I strolled into the office this morning expecting a very quiet Thursday. I ended up with a wonderful, awesome, stressful hot mess.
My boss called me at about 9:30 telling me that he was not able to come into the office today and needed my help with something. "Sure," I replied. I assumed that he wanted me to draft a motion or do some legal research on an obscure area of law.
"I need you to cover a mediation."
"Ha ha ha."
"I know I joke around a lot. But I'm absolutely serious."
"Ha ha ha....wait....wha???"
"I need you to cover a mediation. It starts at 2."
"You mean as in 4.5 hours?"
"Yes. It's on the X case"
If you could have turned life into a still shot at that very moment, you would have seen the look of pure terror fall across my face like a curtain. You know that scene in Jurassic Park where the little girl escapes from the upturned car and turns around to find a gigantic T-Rex staring at her? She looked like this:
Yeah. That is exactly how I felt.
Not only have I never heard of this case before, but I have never handled a mediation on my own before. In fact, I had only participated in one, as second-chair to a partner about three years ago. On top of that stress, I was woefully underdressed for a mediation. My light grey skirt did NOT match the tweed suit jacket that I had shoved into my drawer in case of last minute client meetings. Plus, I managed to rip my panty hose the second I walked into the office just half an hour earlier. The second that happened, I just had one of those feelings that today was going to be an interesting day.
I hunkered down, pulled the file, read every report, caught up on pertinent medical records, added up the special damages, and tried to diagram the names of all the parties and participants. Just my luck, this case involved three different collisions and several layers of automobile insurance. I learned what little I could in three hours, packed up the case files, and headed downtown towards the mediation, making an emergency 3 minute stop at Ann Taylor Loft to purchase the first black skirt and pair of sheer hose that I could find, then I barrelled awkwardly down the streets in the rain dragging a 50 pound box of case files on wheels behind me.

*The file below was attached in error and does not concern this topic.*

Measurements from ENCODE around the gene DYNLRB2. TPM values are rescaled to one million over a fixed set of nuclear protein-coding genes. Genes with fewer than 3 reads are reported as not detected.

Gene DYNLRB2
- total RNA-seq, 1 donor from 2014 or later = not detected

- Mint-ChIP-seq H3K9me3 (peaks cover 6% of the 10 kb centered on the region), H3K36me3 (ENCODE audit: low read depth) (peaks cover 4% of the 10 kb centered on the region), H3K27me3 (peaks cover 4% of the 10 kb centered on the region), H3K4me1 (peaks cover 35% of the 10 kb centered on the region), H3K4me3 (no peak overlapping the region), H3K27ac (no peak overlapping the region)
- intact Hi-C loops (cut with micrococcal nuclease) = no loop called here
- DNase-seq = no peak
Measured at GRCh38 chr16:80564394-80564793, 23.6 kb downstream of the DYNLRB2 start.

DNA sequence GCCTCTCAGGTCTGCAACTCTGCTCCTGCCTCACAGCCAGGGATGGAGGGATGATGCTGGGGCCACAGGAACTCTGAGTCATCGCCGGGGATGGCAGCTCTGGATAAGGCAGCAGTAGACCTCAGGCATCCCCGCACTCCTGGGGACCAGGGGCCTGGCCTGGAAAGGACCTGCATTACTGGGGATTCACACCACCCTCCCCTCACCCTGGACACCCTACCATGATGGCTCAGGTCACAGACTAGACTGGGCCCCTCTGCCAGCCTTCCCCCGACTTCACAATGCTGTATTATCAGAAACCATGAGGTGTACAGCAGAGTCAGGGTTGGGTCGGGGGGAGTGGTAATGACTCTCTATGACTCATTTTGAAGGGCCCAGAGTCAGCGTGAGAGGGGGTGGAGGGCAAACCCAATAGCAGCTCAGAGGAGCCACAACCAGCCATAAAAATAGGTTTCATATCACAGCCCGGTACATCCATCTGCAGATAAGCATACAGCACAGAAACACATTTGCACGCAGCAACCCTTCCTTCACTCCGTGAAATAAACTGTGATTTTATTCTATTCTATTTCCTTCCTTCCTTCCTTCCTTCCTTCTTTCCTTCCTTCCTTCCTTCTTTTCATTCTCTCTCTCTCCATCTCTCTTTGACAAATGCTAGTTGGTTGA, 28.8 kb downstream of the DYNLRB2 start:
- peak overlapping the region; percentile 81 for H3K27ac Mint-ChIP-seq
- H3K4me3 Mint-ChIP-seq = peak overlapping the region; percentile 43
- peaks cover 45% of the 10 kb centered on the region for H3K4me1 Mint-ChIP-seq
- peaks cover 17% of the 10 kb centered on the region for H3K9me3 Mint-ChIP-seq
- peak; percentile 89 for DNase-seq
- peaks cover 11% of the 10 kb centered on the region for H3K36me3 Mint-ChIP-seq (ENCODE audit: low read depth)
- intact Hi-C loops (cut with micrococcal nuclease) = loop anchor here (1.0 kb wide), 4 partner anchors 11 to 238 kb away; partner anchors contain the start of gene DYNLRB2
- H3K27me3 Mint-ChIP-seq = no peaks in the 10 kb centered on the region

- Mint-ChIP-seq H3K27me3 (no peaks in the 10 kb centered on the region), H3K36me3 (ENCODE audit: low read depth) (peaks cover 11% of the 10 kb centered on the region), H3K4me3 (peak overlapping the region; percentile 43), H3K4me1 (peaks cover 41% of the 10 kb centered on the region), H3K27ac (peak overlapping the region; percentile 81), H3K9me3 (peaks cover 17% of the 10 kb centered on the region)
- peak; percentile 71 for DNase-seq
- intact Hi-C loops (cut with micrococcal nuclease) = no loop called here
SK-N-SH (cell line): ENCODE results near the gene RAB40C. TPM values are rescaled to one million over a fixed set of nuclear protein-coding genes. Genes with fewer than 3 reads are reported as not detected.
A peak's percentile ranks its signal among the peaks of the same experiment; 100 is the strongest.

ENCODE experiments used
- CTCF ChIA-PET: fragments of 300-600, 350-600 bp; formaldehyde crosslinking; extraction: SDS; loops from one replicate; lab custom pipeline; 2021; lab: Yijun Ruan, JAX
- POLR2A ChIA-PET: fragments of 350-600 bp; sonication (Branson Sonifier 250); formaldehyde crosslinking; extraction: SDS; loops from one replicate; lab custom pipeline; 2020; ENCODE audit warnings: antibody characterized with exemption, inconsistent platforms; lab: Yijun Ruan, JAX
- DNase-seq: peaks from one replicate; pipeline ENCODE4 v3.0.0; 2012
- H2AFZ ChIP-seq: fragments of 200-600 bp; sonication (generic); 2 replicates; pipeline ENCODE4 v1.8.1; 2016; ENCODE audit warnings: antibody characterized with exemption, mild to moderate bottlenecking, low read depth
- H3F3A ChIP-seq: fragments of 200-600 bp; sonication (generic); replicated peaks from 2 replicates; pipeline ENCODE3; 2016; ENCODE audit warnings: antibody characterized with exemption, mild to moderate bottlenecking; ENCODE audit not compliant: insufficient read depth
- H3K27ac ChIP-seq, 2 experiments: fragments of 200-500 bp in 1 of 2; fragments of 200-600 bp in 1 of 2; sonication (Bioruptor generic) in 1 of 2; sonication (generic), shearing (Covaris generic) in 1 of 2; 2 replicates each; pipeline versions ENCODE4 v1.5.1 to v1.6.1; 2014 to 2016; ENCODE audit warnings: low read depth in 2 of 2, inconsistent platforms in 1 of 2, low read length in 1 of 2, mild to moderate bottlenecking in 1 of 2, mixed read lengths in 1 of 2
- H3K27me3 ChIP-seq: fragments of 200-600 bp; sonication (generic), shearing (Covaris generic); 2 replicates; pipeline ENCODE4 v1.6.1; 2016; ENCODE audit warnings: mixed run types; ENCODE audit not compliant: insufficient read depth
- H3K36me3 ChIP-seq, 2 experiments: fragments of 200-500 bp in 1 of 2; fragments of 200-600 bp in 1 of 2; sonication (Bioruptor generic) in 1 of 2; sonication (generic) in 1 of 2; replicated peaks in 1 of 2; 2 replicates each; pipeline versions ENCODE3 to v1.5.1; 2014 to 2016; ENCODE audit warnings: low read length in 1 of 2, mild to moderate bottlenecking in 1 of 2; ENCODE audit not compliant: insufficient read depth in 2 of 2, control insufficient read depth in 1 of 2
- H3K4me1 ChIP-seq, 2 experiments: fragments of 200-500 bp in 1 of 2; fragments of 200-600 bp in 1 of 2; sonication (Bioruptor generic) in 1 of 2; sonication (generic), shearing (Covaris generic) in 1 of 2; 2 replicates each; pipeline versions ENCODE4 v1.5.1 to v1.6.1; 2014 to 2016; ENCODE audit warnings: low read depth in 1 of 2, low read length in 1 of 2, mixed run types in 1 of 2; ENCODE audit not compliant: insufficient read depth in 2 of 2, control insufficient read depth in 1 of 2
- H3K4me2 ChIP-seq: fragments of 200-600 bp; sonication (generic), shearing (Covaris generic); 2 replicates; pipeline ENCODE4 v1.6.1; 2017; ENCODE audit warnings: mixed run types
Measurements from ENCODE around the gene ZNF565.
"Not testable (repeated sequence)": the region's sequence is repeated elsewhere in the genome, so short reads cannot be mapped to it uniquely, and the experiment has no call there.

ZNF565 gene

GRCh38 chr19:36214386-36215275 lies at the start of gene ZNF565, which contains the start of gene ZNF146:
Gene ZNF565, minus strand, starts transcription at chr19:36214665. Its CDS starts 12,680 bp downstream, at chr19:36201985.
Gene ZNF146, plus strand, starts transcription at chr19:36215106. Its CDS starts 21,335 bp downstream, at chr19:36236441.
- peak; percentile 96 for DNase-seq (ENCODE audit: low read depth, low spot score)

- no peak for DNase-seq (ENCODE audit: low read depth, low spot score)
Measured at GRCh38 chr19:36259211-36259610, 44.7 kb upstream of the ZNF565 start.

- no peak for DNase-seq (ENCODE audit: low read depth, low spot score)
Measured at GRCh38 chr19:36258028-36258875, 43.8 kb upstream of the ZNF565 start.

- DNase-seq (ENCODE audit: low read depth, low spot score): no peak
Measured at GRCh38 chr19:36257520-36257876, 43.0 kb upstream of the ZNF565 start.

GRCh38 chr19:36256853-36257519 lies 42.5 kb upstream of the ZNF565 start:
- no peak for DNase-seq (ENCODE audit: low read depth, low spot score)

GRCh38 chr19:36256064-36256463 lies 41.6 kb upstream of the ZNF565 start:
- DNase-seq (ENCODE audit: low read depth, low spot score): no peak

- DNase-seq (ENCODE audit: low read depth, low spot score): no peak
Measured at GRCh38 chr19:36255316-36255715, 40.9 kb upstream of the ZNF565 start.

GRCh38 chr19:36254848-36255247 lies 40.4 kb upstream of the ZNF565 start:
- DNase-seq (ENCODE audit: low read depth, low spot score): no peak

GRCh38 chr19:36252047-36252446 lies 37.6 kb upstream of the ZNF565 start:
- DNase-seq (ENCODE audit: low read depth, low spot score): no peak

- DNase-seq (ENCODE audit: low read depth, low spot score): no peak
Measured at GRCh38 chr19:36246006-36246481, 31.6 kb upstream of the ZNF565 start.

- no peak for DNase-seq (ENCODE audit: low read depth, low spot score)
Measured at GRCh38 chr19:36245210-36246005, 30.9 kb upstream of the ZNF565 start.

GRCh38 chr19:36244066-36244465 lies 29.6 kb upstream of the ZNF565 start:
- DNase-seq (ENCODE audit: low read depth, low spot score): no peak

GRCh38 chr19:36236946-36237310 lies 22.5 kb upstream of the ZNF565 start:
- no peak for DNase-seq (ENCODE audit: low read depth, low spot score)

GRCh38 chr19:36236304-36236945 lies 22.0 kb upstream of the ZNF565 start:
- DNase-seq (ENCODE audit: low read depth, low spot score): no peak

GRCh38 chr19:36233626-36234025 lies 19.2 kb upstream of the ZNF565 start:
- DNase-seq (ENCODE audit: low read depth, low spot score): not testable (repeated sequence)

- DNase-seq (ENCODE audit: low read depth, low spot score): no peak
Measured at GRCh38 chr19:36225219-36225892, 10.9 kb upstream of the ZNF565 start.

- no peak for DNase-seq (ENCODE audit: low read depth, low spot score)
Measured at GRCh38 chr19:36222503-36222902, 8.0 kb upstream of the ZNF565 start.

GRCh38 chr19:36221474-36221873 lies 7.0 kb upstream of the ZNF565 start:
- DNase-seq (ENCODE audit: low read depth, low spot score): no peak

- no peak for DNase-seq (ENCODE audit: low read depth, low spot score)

But it was all worth it. The mediation was fantastic! There was another party aligned with our interests and the attorney and I sat in the same room and strategized and joked and told stories. The other attorney was very experienced and had good ideas for getting the case settled. He was hilarious and entertaining and even made crude jokes (my favorite kind).
It was a complicated case with a lot of things going haywire. It took nearly three hours before we got the opening demand from the plaintiff. We finally settled the case at 7 o'clock pm (mediation was supposed to go from 2pm to 6pm). And although it was stressful and crazy and unexpected and long, it was such a great experience.
Although the day was full of challenges, I walked out of the room feeling proud and re-energized to be part of the legal profession. The people I spent the day with were not only intelligent and creative thinkers who did a great job of representing their clients, but they were professional in dealing with the case, and, during the periods of downtime, were a blast to chat with.
The topics of our conversations during downtime were so derailed that I one point (in front of my boss who joined us at the end of the mediation), we were discussing potty training boys and, in front of a room full of clients and lawyers, I offered up this brilliant piece of poetry:"If you sprinkle when you tinkle, be a sweety, wipe the seaty."... I groaned internally as I was saying it but, thankfully, the only responses were chuckles and laughs.
At one point in the middle of the mediation, I looked around the table and found myself surrounded by middle age to older men from all walks and cultures. I was by far the youngest attorney present. I was the only female. But as we all sat around talking about our children, parenting, interesting cases, war stories, and the legal profession in general, I found myself oddly at ease. I felt that I had more in common with them than not. And although I was the youngest and most unexperienced in the room, they made me feel as if I was a valuable asset to the mediation and gave me an opportunity to speak my two cents.
So now, I have two mediations under my belt. And while that is not a lot, that is 100% more than yesterday. This is pretty much the only way to gain experience as a lawyer--by looking anxiety right in the eyeball, throwing yourself into the chaos, and one-by-one, adding small notches to your lawyer belt.